Stockholm University: Partnership necessary to achieve sustainability goals

12 May 2022 | Network Updates | Update from Stockholm University
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Photo: Stockholms Akademiska Forum

Many societal challenges, such as the climate issue, are so complex that they cannot be solved on their own by different actors. Partnership and cooperation are necessary to accelerate the work of reaching the Sustainable Development Goals – and here the academy plays an important role, says representatives from Karolinska Institutet, KTH Royal Institute of Technology and Stockholm University. A seminar in May will present mobilization to improve human and planetary health.

The seminar “New Partnerships for Human and Planetary Health” is arranged on May 19 during the conference World Academic Forum Stockholm Summit. The panel includes representatives from Karolinska Institutet, KTH Royal Institute of Technology and Stockholm University.

“Through our core business research and education, we create the knowledge and skills that are necessary to achieve the sustainability goals. We are used to working together to capture society’s challenges that we need to find solutions to, and then return the knowledge and skills we have generated to society”, says Karin Dahlman-Wright, professor of molecular endocrinology, Karolinska Institutet, and vice-chair of the council for environment and sustainable development.

Magnus Breitholtz, professor of ecotoxicology at Stockholm University and chair of the university’s environment council, points out that universities have a central role in both developing new research findings and providing society with the skills to meet today’s and tomorrow’s challenges.
“Then, of course, we must also live as we learn and act based on the knowledge we generate in our own business”, he says.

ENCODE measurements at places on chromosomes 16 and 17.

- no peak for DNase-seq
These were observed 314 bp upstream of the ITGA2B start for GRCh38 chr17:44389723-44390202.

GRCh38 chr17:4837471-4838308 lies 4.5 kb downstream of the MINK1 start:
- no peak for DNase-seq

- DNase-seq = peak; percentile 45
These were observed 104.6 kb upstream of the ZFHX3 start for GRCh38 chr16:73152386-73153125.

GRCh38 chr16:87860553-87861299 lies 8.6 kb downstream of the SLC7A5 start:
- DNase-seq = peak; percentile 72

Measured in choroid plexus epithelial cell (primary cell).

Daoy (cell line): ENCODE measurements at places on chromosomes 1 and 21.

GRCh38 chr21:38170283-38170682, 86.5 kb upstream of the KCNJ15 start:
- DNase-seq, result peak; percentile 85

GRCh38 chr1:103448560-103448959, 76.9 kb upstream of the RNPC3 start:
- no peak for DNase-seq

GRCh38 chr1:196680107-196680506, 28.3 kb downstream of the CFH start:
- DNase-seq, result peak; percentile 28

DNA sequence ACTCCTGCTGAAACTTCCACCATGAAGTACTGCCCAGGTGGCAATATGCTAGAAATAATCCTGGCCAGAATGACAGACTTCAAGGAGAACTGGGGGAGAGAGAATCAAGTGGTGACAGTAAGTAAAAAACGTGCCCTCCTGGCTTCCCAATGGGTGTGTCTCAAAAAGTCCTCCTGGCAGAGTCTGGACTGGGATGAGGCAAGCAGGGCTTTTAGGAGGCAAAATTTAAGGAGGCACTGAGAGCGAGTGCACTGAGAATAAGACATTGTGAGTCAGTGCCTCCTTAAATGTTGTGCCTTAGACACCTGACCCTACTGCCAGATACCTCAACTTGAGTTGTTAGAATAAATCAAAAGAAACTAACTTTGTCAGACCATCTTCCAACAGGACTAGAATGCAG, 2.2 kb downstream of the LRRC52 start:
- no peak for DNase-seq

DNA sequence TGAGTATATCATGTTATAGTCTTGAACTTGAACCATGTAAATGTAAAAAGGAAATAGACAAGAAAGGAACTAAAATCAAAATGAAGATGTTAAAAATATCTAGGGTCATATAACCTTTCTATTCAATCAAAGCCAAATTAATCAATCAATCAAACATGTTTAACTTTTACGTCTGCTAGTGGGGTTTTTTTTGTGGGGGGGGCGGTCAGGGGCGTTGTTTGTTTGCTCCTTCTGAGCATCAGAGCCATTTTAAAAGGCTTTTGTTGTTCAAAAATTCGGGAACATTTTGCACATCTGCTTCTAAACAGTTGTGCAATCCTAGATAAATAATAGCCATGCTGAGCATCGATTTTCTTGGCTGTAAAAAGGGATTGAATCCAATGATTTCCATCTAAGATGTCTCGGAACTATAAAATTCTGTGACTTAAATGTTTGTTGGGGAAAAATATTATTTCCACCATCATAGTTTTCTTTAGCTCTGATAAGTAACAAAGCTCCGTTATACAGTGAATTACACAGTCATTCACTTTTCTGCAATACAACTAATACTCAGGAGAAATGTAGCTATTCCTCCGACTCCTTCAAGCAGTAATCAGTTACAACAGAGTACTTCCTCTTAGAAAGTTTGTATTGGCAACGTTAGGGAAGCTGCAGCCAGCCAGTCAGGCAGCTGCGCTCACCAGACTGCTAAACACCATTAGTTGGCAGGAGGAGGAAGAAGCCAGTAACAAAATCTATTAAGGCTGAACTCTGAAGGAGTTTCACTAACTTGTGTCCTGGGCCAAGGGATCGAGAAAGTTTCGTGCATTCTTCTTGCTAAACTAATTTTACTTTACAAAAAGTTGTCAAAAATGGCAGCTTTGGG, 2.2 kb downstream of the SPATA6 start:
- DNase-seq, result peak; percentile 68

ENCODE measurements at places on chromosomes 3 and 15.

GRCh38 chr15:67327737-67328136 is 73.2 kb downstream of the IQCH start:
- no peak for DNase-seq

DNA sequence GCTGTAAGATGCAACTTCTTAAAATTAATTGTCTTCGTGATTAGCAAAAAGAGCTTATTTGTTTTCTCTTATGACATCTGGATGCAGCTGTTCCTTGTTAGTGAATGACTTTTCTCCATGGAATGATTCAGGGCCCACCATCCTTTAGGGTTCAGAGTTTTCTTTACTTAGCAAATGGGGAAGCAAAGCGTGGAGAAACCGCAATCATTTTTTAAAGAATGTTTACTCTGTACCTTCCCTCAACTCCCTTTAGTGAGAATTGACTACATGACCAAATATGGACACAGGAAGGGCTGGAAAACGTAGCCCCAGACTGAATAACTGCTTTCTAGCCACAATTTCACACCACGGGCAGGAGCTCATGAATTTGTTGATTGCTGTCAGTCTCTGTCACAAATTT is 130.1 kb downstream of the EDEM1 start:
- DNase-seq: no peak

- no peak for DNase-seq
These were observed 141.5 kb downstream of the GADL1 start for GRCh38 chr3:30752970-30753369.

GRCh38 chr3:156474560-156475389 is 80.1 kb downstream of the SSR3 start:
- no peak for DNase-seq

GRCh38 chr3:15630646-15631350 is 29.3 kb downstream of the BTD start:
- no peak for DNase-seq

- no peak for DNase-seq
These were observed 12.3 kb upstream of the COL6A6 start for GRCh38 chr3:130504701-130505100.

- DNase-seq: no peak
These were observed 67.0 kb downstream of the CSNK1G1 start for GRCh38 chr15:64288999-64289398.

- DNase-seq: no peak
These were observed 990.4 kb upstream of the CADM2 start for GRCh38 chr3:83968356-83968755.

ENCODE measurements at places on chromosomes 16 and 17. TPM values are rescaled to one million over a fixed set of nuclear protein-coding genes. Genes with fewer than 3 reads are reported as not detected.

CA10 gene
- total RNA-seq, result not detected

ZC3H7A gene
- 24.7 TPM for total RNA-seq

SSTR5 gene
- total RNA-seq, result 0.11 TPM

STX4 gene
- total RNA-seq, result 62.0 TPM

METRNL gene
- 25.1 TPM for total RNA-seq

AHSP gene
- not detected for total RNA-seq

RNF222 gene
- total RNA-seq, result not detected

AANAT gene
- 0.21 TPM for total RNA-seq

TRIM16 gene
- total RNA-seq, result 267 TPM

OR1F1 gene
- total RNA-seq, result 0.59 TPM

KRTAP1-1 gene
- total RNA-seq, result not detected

Per Lundqvist, professor in energy technology and vice president for sustainability at KTH Royal Institute of Technology, emphasizes that competence from many different areas is needed to produce good solutions to sustainability challenges.
“However, universities need to be better equipped to work across disciplinary boundaries and subject areas and, through innovative collaboration, interact with various actors to find sustainable solutions to complex societal challenges. In this area, we really complement each other!”

Three research centers in focus

Karolinska Institutet, KTH Royal Institute of Technology and Stockholm University have together formed the University Alliance Stockholm Trio. The presidents of the universities have decided that sustainability and the UN Sustainable Development Goals should be prioritized in all ongoing and new collaborations of the alliance. During the seminar in May, three research centers are in focus for the discussion: Karolinska Institutet Health Emergency and Pandemic Science CentreKTH Climate Action Centre and The Bolin Centre for Climate Research at Stockholm University.